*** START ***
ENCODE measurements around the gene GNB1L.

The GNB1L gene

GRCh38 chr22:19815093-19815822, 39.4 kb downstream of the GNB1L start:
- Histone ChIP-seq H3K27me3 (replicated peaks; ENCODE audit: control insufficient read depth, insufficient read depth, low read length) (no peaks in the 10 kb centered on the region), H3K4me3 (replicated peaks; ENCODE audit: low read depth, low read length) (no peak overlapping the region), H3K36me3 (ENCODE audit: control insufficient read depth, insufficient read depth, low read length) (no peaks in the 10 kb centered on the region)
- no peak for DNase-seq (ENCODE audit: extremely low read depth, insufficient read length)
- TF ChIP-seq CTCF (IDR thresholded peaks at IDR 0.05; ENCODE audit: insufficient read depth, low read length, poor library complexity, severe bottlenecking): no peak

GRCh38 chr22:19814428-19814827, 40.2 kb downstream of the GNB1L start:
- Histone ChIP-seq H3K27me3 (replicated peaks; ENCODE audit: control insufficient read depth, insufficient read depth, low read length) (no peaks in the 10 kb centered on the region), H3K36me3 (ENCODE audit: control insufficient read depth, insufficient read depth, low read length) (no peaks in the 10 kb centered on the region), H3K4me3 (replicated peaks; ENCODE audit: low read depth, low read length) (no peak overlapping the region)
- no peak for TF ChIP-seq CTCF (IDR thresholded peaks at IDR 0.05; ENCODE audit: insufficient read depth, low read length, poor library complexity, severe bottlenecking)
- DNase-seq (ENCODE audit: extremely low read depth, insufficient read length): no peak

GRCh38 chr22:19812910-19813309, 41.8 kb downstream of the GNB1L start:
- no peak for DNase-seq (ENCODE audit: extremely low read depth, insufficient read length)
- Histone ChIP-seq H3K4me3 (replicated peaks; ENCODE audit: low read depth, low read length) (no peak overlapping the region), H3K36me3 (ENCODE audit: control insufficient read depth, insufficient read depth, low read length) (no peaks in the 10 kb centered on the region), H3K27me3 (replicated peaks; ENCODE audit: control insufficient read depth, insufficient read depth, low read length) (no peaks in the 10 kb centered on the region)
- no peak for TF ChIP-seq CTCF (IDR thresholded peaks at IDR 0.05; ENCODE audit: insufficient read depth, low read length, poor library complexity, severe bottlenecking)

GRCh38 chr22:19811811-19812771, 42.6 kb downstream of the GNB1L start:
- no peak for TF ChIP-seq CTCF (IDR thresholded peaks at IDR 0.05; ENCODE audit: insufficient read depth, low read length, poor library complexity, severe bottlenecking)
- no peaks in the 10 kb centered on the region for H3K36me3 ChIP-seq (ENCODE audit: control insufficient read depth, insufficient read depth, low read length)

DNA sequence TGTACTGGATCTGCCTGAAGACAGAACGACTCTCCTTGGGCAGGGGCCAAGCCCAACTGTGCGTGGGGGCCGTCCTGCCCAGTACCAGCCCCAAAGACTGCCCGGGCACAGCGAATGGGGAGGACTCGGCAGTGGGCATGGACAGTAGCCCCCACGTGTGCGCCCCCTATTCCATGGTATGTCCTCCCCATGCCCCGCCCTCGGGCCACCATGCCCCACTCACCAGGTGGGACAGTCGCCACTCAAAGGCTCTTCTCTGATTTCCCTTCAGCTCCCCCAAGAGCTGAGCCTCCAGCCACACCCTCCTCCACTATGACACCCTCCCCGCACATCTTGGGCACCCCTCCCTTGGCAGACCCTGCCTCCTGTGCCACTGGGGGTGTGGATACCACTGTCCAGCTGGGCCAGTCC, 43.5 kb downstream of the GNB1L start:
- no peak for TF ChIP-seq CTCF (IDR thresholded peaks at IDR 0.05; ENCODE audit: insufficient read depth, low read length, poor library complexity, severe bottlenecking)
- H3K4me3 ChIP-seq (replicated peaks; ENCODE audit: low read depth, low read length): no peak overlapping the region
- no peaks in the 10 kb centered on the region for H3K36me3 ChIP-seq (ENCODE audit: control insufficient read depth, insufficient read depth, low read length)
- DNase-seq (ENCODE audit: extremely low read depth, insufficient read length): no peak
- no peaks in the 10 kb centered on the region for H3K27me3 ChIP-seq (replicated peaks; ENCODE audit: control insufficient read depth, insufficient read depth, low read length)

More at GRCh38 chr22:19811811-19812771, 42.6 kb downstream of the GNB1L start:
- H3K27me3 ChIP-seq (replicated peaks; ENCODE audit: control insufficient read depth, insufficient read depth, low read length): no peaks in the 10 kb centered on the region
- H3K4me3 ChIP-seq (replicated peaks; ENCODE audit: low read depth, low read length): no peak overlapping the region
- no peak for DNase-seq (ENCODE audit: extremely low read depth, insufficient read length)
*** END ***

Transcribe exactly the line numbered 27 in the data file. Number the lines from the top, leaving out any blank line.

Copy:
- no peak for DNase-seq (ENCODE audit: extremely low read depth, insufficient read length)